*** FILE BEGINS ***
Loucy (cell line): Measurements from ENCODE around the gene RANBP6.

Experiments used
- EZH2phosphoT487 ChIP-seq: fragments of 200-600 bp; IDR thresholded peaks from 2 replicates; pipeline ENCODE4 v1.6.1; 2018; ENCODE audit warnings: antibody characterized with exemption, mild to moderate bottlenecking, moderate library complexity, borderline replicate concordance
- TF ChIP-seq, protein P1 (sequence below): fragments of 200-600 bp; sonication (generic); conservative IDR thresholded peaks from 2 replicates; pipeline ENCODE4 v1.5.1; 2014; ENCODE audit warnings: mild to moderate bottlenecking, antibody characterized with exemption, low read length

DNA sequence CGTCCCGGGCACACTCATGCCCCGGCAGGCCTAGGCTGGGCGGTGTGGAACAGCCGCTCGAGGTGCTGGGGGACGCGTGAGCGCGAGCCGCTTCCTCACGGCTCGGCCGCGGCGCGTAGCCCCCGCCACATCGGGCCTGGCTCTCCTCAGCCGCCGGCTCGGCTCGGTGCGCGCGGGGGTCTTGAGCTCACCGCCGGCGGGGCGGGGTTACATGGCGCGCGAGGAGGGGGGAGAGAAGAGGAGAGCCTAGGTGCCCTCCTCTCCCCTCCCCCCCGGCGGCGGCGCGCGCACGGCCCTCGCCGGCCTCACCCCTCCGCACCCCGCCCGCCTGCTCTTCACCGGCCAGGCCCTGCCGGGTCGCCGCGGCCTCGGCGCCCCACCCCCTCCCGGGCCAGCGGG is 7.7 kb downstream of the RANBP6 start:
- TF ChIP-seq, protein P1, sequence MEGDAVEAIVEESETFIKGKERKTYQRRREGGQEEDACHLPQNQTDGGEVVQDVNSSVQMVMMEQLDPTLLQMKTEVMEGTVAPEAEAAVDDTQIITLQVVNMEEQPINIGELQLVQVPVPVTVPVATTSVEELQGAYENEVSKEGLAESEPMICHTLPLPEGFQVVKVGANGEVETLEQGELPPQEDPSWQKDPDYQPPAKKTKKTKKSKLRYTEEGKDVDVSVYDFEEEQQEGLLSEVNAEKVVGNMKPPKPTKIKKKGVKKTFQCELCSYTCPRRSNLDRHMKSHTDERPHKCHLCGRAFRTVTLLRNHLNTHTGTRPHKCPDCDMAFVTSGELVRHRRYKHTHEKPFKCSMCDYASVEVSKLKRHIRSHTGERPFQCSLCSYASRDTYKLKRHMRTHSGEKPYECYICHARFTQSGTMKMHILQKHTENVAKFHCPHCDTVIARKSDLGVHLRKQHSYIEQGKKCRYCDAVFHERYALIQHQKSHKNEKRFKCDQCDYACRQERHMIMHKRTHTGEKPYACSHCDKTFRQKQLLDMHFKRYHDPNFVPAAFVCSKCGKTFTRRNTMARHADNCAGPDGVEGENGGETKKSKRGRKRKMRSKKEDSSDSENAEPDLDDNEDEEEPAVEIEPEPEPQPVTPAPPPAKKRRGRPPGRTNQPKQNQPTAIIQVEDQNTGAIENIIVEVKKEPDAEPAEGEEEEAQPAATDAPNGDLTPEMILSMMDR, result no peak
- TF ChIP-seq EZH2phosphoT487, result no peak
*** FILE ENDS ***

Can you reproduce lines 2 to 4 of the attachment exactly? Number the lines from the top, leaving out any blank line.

Experiments used
- EZH2phosphoT487 ChIP-seq: fragments of 200-600 bp; IDR thresholded peaks from 2 replicates; pipeline ENCODE4 v1.6.1; 2018; ENCODE audit warnings: antibody characterized with exemption, mild to moderate bottlenecking, moderate library complexity, borderline replicate concordance
- TF ChIP-seq, protein P1 (sequence below): fragments of 200-600 bp; sonication (generic); conservative IDR thresholded peaks from 2 replicates; pipeline ENCODE4 v1.5.1; 2014; ENCODE audit warnings: mild to moderate bottlenecking, antibody characterized with exemption, low read length